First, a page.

Paul Corbani with his Hospice of the Valley

Paul Corbani with his Hospice of the Valley nurse Paula Ryan and social worker Diana Neuling.

As a child, Paul Corbani spent hours in his room constructing intricate shoebox-size models of fabulous backdrops he conjured up in his head. He spent many more hours daydreaming about actually stepping inside those miniature scenes.

“I could imagine myself there and it was a great adventure, but then I realized that I could make them life size so I could actually go in them. I wouldn’t have to imagine anymore,” he said.

On a sunny Phoenix morning, he recalled days when he was younger, stronger and cancer free. At 75, this spirited Hospice of the Valley patient is frail but stylish, wearing a brightly striped scarf around his neck with his white curls flowing atop. A smile plays at the corners of his mouth as he goes back in time.

As a teenager in Santa Barbara, Corbani discovered theater, which led to a job at an LA prop shop after high school, constructing stage scenery for television and Las Vegas shows. When he moved to San Francisco in 1975, a friend asked him to paint backdrops for an all-girl punk rock band. “The first one was a jungle,” he said with a laugh. 

Corbani loved creating backdrops. It was like making his miniature scenes again — only scaled for real people to enjoy.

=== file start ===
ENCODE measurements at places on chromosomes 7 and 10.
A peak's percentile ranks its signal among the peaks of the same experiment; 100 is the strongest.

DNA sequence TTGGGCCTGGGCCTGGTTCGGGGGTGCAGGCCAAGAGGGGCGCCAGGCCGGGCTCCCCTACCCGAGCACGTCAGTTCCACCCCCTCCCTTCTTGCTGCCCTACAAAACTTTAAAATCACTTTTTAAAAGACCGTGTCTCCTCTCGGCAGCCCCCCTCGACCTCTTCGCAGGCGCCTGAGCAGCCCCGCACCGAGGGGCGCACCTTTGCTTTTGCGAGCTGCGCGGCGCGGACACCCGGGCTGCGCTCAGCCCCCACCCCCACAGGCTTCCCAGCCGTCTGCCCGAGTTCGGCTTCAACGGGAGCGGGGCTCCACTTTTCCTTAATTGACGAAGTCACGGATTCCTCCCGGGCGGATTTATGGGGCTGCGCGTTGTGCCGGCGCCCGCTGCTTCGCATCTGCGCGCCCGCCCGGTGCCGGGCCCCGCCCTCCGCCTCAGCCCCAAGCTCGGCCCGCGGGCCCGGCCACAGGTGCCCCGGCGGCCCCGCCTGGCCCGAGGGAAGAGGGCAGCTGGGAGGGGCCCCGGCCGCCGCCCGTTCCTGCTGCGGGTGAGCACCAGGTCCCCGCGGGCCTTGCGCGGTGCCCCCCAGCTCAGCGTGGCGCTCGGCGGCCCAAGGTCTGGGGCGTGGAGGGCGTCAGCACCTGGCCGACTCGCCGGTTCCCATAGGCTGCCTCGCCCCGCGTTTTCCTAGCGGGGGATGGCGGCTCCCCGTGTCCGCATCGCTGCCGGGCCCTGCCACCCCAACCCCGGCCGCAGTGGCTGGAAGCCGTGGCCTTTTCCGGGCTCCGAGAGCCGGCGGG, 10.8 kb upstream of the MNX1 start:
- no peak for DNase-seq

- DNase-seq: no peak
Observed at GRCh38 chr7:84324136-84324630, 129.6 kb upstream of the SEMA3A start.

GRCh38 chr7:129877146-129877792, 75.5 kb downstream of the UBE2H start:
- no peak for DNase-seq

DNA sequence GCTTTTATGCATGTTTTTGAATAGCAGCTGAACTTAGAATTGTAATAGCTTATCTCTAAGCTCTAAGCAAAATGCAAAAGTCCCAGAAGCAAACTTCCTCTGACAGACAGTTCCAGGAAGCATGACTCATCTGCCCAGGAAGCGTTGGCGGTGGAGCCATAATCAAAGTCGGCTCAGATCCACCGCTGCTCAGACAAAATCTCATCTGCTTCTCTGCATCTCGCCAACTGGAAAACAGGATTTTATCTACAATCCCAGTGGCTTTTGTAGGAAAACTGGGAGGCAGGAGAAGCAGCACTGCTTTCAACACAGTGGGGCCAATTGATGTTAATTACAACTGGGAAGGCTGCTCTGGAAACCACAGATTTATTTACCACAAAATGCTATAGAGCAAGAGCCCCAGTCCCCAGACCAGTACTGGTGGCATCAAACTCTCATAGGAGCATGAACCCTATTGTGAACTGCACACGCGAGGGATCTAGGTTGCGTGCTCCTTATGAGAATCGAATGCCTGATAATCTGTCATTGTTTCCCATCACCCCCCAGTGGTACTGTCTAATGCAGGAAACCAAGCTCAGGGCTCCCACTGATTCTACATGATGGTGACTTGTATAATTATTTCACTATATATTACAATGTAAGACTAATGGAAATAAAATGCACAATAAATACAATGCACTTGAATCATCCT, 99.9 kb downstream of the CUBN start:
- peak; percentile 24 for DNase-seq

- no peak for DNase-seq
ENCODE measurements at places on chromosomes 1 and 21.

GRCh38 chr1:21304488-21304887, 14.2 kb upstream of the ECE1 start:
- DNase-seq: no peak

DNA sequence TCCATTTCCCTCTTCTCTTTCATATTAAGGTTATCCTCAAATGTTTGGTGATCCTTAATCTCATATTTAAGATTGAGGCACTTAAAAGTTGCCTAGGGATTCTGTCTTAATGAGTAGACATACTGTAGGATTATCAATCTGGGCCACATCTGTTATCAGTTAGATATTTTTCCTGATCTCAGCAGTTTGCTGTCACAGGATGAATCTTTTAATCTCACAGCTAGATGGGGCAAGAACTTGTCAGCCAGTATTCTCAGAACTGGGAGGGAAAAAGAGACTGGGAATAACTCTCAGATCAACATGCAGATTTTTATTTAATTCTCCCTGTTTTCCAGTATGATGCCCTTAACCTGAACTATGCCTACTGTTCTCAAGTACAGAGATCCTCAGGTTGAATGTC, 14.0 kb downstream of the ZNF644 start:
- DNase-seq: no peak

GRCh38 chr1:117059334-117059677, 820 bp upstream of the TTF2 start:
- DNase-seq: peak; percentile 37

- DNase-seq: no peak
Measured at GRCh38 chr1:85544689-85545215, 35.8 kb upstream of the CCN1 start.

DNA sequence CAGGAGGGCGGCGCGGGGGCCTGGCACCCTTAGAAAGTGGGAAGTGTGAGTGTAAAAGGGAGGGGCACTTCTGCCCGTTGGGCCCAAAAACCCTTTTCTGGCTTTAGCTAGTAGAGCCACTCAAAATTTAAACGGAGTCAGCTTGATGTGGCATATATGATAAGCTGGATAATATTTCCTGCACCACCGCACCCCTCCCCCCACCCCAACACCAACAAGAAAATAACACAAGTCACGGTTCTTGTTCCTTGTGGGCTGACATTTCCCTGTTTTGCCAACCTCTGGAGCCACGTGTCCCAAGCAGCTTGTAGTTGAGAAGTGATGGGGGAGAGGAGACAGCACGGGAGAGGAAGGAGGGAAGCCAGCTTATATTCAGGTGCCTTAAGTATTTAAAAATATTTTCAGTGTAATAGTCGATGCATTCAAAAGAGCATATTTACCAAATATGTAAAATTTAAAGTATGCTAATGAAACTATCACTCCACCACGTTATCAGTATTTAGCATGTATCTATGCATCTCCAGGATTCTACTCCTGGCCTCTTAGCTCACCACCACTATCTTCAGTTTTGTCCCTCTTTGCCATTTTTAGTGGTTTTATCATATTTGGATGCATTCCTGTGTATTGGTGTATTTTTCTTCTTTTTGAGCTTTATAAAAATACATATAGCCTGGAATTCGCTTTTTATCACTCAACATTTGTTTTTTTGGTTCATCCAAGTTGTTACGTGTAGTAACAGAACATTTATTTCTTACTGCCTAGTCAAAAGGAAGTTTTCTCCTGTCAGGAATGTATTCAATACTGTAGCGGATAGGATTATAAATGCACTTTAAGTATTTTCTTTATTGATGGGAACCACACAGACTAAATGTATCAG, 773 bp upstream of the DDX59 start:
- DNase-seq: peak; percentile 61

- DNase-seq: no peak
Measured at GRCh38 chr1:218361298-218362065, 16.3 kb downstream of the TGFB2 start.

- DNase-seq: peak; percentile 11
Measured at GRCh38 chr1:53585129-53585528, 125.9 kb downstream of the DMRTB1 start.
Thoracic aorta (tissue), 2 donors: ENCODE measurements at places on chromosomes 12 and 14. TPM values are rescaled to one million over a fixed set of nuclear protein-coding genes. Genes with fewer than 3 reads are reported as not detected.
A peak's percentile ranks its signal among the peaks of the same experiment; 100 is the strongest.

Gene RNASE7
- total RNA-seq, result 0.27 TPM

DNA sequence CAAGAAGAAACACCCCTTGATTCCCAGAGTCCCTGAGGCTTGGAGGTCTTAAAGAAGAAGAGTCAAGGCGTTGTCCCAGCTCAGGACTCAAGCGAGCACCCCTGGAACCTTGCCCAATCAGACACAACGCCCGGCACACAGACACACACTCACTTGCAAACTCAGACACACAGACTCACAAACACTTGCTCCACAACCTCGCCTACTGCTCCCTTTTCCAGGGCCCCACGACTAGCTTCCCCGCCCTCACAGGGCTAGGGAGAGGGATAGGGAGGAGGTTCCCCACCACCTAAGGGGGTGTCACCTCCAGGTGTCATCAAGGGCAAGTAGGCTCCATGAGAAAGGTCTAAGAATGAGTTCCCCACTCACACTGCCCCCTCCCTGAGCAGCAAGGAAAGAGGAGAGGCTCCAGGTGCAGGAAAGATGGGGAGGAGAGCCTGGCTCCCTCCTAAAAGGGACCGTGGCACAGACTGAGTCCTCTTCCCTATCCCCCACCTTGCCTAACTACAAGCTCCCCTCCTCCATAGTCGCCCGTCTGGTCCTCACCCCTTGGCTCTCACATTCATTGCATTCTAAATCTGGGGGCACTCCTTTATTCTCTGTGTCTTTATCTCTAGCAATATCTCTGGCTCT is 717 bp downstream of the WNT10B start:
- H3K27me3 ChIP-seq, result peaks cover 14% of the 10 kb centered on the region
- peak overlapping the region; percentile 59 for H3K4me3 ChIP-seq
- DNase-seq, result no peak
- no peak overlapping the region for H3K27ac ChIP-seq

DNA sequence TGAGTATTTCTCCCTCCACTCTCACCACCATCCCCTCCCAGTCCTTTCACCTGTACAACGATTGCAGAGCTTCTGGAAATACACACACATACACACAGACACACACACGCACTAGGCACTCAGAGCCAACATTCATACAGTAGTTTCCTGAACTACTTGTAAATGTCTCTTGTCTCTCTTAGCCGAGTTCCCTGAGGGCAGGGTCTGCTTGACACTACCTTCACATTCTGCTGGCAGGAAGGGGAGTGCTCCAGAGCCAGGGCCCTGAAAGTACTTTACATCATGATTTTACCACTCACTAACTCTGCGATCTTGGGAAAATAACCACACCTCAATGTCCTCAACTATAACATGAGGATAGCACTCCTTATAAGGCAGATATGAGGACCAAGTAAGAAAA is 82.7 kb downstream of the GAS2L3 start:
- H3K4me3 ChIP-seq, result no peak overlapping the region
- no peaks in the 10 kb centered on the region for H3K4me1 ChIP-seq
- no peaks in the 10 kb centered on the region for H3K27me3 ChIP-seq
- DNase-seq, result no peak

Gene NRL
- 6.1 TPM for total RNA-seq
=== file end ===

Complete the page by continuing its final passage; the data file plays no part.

All of them are 9 feet high and 12 feet wide because that was the height and width of his studio apartment. He bought cheap muslin, stitched it together and stretched the canvas to cover the entire wall. Then he spent years painting whatever drew his soul — a blue forest, an opera box scene, the Golden Gate Bridge. Before he realized it, he had created something amazing — and he named it the Portable Illusion Kit.  

With parts from the local hardware store, he constructed a giant scaffolding to hold his canvases in layers that could be unrolled to reveal the next scape. Though it looks complicated, Corbani claimed it’s a simple one-man assembly that “any ninth grader who ever took a course in theater would know how to put up.”

Except for one showing held in a warehouse in Downtown San Francisco in 1991, his elaborate scenes have never been displayed — a heartbreak Corbani’s Hospice of the Valley care team hopes will be remedied soon. His doctors have been honest with him, and he knows he doesn’t have much time left. 

“He spent many years creating these beautiful, detailed drawings,” nurse Pamela Ryan said. “He desperately wants them to live on in some way.”

“It would be wonderful if it can find a permanent home — and very soon, so I can rest easy. It’s been sitting in my apartment for 30 years all rolled up waiting — waiting for someone to use it,” he said softly.

Corbani said his Portable Illusion Kit is still in excellent shape and can continue to evolve. “An artist could take an air brush and tint my fluffy clouds pink or blue and it’d be beautiful,” he said.

It pleases him to imagine his life’s work taking center stage again — and he hopes someone out there will be moved to not only care for it but share it.

“It could fill a ballroom, and it’s very colorful. I would like to personally leave it with someone who would be so inspired, they’d want to dance in front of it or tell a story in front of it. I just want it to be used,” he said.

Interested in acquiring the Portable Illusion Kit or learning more? Email Corbani at